Pope Francis recently addressed the Bishops of the Democratic Republic of Congo in Vatican City. The message was to work for a society based on respect for the dignity of the person. By encouraging religious leaders to support all possibilities for human, spiritual, and professional formation, Pope Francis called upon the Church and Her people to reach out to those in need: to those whom the atrocities of life has wounded.
The Congo is a country in the heart of Africa. As a volunteer for the Canossian Daughters of Charity, I spent one year in the village of Aru, located near the borders of Uganda and South Sudan. The Canossian Sisters were founded by St. Magdalena of Canossa in 1808 and approved by Pope Leo XII in 1868. They have been serving missions throughout the world since 1860.
Once during my visit to Aru’s local university, a one-room dilapidated building made of crumbling clay and brick, the students were examining the effects of colonialism. I listened as they described the shameful treatment of preexisting African kingdoms and tribes by the Europeans, as well as the injustices of the slave trade.
They discussed disease and the deadly effects of what is referred to as the ‘resource curse’ which derives its name from Congo’s near limitless supplies of coal, uranium, gold, diamonds, and cobalt, making the country vulnerable to looting and violent conflict. Additionally, the students mentioned the dozens of currently active rebel and militia groups throughout Congo, including armed groups along its borders where there is no hesitation, nor retribution, for enlisting child soldiers and using rape as a weapon of war. The university students, who were all male, also lamented that Congo remains one of the most dangerous countries in the world to be a woman.
At this point, you may find yourself asking: In a country so visibly damaged and their human dignity seemingly shattered, how can there be hope?
Then, it was with no uncertainty that one student, followed unanimously by the rest, stated that despite human suffering, the teachings of Jesus Christ, transmitted by early European missionaries, brought salvation to Africa.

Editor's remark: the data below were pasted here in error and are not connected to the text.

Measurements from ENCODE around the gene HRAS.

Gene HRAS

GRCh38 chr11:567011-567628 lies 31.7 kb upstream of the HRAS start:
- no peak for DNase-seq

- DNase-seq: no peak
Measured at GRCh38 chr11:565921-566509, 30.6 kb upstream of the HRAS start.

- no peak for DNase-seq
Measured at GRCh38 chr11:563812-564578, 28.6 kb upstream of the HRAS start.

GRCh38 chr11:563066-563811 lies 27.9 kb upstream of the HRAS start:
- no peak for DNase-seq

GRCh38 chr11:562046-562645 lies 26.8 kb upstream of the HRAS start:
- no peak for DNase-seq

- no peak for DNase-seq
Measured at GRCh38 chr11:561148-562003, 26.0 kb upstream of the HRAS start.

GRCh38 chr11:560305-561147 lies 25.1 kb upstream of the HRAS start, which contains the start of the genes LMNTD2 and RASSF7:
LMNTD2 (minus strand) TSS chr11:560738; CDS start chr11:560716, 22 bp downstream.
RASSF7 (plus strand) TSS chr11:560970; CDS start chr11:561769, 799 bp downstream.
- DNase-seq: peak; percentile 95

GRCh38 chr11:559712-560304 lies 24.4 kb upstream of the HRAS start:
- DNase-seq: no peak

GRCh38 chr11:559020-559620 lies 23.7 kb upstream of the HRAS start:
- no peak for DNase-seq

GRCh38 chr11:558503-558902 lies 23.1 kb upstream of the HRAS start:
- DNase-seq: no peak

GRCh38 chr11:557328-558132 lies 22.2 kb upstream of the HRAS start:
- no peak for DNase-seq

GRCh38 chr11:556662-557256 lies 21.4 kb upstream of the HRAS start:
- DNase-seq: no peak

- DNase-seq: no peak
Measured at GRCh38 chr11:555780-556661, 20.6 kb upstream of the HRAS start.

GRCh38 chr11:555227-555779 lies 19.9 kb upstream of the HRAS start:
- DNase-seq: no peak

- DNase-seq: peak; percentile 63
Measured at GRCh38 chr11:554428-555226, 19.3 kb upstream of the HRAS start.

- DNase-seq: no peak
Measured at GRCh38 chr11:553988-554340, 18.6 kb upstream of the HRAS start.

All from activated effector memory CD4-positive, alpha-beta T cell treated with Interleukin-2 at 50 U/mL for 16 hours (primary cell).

Before departing, my good friend Mama Aroyo asked for help generating income to build a home for her family. Recognizing her talent as a seamstress, I requested that she make 25 African handbags that I could sell to family and friends in the U.S. Soon after Mama Aroyo received her profits, other village women expressed interest in doing likewise: giving us the idea and courage to create an artisan’s cooperative.
A cooperative is a group of individuals who voluntarily join together for shared economic, social, and cultural benefits. Due to lack of government presence and support, cooperatives are key to the positive growth and formation of communities in the developing world. Our cooperative, Totonga Bomoi, which means “Build Our Future,” has launched a 30-day campaign to fundraise $8,500 in start-up capital. This investment will establish the first artisan cooperative in Aru. It will engage a post-conflict society in the global market and provide an income to 10 local families. This is only the beginning.
When Pope John Paul II published Laborem Exercens (“On Human Work”), he wrote: “Work is a good thing for man, a good thing for his humanity, because through work, man not only transforms nature, adapting it to his own needs, but he also achieves fulfillment as a human being and indeed, in a sense, becomes more a human being.”
Pope Francis reminds us to serve Christ by living a life of love, kindness, and compassion so that the principles of social justice can be seen throughout the world. The inspiring women and families involved in our cooperative are a sign of hope, and their desire for a brighter tomorrow is our mission.